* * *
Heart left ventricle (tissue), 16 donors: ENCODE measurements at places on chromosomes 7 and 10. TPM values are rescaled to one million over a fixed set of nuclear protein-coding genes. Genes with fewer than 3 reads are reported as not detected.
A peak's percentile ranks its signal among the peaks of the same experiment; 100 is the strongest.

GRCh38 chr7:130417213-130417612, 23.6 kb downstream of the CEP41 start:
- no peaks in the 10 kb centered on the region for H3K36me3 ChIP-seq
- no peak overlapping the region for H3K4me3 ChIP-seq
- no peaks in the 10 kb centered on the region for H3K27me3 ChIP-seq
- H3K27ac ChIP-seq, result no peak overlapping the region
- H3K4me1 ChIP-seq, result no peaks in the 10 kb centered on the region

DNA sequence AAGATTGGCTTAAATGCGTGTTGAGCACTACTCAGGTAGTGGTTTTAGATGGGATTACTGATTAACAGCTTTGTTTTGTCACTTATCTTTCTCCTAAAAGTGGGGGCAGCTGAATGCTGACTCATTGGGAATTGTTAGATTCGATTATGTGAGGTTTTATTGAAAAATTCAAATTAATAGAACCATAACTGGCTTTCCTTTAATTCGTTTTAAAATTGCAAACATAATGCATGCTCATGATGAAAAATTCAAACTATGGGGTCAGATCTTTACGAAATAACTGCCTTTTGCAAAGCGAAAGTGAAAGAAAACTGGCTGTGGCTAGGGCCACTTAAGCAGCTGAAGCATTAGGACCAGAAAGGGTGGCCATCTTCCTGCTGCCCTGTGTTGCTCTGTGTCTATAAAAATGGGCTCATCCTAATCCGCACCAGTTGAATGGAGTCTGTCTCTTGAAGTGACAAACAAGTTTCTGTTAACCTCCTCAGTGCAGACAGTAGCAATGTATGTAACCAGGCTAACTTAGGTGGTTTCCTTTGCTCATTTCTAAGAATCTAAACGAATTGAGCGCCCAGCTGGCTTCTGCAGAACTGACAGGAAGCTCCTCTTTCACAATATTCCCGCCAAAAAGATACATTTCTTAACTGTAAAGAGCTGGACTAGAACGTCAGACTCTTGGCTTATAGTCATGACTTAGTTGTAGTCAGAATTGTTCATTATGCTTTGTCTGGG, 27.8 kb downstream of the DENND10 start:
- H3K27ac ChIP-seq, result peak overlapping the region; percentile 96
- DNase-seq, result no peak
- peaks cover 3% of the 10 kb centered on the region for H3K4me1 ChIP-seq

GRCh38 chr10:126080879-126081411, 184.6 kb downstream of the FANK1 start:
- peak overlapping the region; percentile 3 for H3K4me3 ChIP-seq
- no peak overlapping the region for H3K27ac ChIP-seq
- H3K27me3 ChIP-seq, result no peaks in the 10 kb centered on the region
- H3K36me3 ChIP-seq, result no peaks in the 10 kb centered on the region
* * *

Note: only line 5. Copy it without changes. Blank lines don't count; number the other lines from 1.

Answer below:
- no peak overlapping the region for H3K4me3 ChIP-seq